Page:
Winters often feel like the cold never ends, and it can be difficult to find energy during this time of year.
As the holiday season ends, the sadness begins to subside and we begin to feel the effects of the short days and cold weather.
Brad Unger, CEO of Eden Health Care, has suggestions for people struggling with mental health.
Here are some strategies he recommends for those looking to improve their energy.
One of the things he suggests is trying new activities or spending more time with loved ones.
“Listen to new types of music and artists, go outside, take walks with friends, go skating at this time of year, and try to go to bed early.”
On the other hand, he says it may be better for some people to stop the activity because it can make them feel less overwhelmed.
“Sometimes it feels like there’s just one more thing you have to squeeze into your already busy schedule, just adding something or trying something new,” he says. It can be helpful to think about what you can do, and it’s often a way to push yourself.”
He says spending a little less time looking at screens or spending less time on social media can help.
“Or one less episode before bed so you can fall asleep a little earlier.”
Paying more attention to your diet can help as well.
“Put a little less sugar in your coffee. Try to pay attention to your diet and health. Eat a little less of certain foods.”
When things are difficult and you are struggling with your mental health, we encourage you to reach out to a friend, family member, or someone you trust.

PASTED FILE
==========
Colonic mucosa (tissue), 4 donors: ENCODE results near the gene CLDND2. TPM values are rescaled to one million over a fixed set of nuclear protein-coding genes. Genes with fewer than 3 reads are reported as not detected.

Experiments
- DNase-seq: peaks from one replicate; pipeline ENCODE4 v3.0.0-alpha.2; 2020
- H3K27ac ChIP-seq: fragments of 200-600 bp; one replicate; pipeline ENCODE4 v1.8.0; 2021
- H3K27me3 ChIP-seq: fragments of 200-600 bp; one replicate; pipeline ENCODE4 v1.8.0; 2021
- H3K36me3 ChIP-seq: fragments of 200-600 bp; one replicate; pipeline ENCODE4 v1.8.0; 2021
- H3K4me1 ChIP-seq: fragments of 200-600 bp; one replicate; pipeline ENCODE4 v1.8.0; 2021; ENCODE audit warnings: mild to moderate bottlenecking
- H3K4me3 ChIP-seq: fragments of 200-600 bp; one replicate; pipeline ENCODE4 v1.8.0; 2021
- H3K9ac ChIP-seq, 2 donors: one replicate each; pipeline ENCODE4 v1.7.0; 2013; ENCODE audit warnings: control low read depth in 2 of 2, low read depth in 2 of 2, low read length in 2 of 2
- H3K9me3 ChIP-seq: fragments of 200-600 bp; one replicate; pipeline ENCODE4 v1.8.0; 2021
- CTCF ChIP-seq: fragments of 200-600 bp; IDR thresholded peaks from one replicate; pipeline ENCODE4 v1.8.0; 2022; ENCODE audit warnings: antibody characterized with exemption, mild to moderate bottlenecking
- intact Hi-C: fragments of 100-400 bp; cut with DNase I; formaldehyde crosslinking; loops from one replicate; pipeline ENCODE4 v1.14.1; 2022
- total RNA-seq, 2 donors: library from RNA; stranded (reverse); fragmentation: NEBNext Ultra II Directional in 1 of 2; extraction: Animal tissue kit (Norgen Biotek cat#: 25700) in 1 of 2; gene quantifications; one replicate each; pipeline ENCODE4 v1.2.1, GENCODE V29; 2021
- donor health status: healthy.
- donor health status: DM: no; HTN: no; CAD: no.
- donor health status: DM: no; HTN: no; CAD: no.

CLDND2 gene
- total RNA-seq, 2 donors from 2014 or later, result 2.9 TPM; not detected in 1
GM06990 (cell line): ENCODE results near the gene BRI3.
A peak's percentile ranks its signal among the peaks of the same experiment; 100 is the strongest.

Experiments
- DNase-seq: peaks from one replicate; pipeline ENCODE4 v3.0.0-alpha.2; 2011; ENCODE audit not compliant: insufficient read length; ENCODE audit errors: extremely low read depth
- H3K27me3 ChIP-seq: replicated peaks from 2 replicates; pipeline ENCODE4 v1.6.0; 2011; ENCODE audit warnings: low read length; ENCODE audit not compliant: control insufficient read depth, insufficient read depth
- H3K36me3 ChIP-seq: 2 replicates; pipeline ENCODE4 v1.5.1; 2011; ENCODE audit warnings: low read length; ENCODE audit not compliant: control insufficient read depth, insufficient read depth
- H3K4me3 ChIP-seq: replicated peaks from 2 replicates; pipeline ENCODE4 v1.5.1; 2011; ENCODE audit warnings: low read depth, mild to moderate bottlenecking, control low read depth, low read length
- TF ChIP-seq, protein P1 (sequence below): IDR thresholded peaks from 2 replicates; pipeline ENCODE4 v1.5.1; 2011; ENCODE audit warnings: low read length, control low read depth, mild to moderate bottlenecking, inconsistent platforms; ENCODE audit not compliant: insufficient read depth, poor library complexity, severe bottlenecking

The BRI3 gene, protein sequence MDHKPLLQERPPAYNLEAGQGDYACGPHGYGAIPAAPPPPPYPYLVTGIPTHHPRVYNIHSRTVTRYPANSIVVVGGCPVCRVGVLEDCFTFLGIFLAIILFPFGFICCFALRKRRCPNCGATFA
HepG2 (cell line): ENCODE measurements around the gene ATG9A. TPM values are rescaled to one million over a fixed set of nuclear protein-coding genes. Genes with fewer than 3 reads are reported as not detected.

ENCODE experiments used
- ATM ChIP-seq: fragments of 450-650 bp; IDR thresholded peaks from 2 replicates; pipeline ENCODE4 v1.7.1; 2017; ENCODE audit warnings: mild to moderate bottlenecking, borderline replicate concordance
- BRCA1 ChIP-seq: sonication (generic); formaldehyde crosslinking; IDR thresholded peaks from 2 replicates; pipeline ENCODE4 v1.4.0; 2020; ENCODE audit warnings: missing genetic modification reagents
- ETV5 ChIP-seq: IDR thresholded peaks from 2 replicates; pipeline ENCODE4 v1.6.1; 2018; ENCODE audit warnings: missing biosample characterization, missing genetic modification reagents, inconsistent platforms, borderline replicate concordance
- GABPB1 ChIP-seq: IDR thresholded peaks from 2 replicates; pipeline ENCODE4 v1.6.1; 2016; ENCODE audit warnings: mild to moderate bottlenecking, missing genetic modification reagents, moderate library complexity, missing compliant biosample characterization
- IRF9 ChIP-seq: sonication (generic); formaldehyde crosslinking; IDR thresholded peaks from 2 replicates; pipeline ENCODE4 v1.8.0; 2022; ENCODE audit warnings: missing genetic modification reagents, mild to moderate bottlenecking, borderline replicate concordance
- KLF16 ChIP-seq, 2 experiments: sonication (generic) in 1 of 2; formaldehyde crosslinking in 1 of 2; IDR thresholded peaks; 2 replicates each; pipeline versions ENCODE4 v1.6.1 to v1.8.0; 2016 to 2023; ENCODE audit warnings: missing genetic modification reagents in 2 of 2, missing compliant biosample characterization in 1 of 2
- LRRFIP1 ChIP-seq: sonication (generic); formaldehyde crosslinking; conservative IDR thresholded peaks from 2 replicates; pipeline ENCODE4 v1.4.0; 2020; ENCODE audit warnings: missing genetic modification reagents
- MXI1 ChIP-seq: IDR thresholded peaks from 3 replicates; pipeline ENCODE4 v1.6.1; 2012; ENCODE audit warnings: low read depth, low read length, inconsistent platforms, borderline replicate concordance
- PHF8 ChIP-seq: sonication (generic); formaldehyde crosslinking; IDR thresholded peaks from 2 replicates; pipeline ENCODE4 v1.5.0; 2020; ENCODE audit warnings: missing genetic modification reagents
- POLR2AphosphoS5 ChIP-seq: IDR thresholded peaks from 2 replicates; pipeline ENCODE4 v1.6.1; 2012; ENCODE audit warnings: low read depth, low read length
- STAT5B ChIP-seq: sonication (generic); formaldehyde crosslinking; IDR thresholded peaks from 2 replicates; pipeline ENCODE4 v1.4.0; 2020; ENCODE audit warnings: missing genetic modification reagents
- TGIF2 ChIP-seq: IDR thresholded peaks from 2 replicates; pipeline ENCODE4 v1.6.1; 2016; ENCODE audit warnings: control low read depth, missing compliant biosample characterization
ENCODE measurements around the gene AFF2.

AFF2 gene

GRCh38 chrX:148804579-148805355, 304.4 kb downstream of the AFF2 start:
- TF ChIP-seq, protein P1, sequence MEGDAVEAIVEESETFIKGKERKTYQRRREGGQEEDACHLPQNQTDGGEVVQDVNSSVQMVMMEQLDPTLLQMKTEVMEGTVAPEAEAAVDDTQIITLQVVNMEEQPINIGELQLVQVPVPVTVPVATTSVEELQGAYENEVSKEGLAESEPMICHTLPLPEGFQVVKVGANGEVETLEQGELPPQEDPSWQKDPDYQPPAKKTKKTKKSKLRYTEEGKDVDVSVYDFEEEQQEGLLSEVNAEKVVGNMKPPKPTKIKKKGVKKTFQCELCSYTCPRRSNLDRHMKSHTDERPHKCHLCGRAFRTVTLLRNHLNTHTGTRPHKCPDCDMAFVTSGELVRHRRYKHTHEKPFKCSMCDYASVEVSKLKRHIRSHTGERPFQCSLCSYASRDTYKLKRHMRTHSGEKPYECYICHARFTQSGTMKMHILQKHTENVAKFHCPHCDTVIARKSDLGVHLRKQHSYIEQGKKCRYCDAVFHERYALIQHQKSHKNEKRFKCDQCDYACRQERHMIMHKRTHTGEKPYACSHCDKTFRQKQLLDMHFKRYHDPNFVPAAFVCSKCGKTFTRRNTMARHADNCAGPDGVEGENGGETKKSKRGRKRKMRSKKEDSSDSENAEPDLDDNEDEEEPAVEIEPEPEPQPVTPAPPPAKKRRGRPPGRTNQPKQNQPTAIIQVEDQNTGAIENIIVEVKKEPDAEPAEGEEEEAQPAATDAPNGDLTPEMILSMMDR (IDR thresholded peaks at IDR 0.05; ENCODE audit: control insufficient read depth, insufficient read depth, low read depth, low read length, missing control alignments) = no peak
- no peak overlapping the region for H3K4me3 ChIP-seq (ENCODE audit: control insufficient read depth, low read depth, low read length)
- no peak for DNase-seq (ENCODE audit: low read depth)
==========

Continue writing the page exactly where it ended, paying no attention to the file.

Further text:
“Also, if you’re having mental health issues, reach out to a counseling therapist or doctor.
On the other hand, if you’re feeling good during this time, don’t forget to reach out to someone.
Even a simple “hello, how are you” can liven up someone’s day.
“You never know how a simple message can have such a big impact.”
Unger points out that mental health stigma has diminished in recent years as more people talk about it.
Less stigma has resulted in more discussions in the news and on social media.
“So talking about it brings a sense of security and awareness. It’s okay that we’re not okay all the time. Mental health is part of our health.”
Unger seeks health support for physical health issues, so do the same for mental health issues.
“It’s encouraging that it’s becoming more commonplace, and we’re seeing people reaching out for the resources we have to offer at Eden Mental Health Services.”
He says there are many celebrities who are mental health advocates who help reduce stigma.
Many professional athletes, actors and other role models have spoken out about mental health. This indicates that you may be having a hard time.
“If an athlete can spark conversations among our family and friend groups, it helps us spark those conversations and be the leaders to check in with people.
Unger looks forward to continuing the discussion on mental health and is pleased to offer many of the services we do at Eden East.
“I am very happy to contribute to the Steinbach community.”
Using Dave Anthony’s files